On many occasions over the last couple of years I’ve gazed at the old, abandoned road that zig zags its way beyond 11k ft, above an already stout paved climb outside of Bishop, CA. Thousands of feet up these rugged slopes is a gateway to the John Muir Wilderness. I’ve made quick forays a little ways up it in the past (on bikes ill equipped for the condition of this particular road), but I knew that doing this thing right would require a bit of time and planning.
Niner’s ROS 9+ One Hell of a Good Time
Words and photos by Kyle Kelley
The White Rim Trail in Utah’s Canyonlands NP has been on my radar for awhile. I imagined I would do it on a cross bike, carrying only the necessary food and water, one small camera and riding from the early morning to early evening. The reality ended up being quite a bit different. I rolled out on a Mid-Fat outfitted with custom bike bags, carrying 7 liters of water and enough food to feed a kindergarten class for two days! Shit… I even brought an abnormally large camera (at least for me) in addition to my standard point and shoot just because there was still room in the bags. I was rolling in luxury and the bike that made that possible was the Niner ROS 9+!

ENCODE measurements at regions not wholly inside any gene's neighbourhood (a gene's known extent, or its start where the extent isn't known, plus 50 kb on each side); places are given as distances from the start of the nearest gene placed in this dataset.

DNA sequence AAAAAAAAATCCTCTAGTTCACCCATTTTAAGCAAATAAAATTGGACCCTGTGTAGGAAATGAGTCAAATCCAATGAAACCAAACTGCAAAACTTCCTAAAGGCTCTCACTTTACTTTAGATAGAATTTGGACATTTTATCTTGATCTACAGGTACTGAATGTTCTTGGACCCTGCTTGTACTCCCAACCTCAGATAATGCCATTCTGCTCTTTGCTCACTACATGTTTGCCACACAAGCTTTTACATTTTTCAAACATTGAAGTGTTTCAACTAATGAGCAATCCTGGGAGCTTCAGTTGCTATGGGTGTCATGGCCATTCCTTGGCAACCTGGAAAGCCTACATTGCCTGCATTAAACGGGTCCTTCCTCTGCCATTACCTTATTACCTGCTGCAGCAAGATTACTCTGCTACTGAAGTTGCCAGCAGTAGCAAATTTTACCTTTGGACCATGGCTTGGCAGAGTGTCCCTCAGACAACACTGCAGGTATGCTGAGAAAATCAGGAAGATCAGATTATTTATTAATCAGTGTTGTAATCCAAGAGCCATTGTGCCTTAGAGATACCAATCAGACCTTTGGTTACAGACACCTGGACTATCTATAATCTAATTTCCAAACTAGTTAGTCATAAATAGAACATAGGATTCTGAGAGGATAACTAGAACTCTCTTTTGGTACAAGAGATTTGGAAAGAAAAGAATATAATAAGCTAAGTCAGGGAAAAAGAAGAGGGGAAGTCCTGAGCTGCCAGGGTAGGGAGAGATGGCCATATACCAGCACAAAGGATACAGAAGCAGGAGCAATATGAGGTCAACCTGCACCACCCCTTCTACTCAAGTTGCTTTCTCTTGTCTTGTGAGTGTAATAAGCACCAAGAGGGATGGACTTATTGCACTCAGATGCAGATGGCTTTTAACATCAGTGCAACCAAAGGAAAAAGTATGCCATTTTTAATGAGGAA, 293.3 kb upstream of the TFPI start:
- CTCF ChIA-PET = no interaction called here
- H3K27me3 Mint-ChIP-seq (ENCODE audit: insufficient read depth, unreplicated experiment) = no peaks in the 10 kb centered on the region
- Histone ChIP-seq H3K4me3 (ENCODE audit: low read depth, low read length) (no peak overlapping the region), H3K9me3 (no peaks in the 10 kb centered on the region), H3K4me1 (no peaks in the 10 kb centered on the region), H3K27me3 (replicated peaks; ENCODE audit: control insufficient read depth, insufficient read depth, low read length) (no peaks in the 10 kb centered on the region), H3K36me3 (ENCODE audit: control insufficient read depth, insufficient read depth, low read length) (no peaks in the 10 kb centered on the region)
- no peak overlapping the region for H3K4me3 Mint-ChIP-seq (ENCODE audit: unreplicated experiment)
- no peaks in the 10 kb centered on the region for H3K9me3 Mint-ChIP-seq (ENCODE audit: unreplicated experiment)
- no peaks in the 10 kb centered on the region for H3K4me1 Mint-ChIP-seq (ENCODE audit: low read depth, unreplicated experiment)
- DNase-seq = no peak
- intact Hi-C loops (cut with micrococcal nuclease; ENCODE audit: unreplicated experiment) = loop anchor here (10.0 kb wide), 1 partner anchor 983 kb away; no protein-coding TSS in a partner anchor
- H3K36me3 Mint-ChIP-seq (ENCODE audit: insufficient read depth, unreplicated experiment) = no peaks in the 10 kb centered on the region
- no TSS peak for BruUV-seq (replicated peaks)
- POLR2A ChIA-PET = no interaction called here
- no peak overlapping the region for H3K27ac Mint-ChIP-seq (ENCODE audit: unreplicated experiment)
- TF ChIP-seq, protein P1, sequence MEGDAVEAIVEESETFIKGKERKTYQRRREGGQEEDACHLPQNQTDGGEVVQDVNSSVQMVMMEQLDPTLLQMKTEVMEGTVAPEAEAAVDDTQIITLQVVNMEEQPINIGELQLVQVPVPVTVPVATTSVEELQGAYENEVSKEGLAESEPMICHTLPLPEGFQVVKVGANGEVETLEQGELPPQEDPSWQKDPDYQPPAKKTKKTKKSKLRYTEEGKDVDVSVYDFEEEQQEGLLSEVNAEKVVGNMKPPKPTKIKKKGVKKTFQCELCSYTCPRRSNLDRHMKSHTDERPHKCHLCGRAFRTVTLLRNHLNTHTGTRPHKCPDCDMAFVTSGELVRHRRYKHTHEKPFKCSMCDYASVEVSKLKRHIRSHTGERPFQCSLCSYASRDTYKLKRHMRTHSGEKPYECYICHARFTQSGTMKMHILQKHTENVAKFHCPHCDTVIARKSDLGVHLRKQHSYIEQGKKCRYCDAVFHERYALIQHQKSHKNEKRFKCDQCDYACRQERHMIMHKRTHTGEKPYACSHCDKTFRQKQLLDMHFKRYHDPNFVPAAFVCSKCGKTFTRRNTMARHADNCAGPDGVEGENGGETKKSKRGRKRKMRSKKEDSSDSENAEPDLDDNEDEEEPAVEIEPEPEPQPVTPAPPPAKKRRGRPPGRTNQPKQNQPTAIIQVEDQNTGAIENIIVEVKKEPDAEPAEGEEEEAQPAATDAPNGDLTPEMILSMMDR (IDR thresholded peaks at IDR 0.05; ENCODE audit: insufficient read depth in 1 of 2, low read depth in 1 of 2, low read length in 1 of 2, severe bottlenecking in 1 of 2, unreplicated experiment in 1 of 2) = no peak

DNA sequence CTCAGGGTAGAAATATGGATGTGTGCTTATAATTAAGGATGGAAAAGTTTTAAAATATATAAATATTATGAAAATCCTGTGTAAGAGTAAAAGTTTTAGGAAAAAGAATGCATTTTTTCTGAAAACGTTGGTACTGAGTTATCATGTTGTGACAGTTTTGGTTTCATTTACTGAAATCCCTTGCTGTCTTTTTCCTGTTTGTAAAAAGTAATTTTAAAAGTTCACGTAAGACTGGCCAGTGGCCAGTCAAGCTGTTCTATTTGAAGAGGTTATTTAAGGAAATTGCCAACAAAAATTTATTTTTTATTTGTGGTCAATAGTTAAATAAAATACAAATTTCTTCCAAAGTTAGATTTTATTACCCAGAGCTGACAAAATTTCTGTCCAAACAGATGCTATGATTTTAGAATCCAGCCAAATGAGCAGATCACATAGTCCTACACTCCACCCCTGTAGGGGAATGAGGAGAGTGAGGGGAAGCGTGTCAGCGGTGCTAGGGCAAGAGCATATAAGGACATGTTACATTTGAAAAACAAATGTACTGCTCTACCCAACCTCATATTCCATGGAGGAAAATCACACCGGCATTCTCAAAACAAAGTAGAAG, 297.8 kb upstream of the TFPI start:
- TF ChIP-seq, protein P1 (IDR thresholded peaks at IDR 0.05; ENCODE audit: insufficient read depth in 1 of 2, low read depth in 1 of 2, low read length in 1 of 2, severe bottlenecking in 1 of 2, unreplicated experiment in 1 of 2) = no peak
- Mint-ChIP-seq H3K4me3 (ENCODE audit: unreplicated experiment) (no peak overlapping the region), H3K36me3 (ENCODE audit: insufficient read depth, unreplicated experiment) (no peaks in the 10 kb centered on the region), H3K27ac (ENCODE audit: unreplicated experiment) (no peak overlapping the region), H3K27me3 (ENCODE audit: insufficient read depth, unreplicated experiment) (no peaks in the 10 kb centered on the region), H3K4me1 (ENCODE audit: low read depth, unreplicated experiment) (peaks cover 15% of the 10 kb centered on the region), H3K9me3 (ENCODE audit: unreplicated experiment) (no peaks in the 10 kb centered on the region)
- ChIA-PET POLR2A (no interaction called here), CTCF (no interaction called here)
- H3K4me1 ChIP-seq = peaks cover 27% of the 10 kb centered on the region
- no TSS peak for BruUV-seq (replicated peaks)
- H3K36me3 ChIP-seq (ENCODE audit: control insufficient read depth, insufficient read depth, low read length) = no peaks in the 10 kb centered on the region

Pints of Beer and Tri-Flow on the 2015 Oregon Outback
Photos and words by David Klayton
Looking back on the 2015 Oregon Outback I’m inclined to call it the best yet.
This year was my second run of the Oregon Outback and I finished in two days and 11 hours. Day 1 included a bit of rain, but overall it was a blast and I reached my goal of getting to Fort Rock. Day 2 started rather abruptly as rain fell on my open bivy, but I rallied and rode out with Team Swift and Limberlost.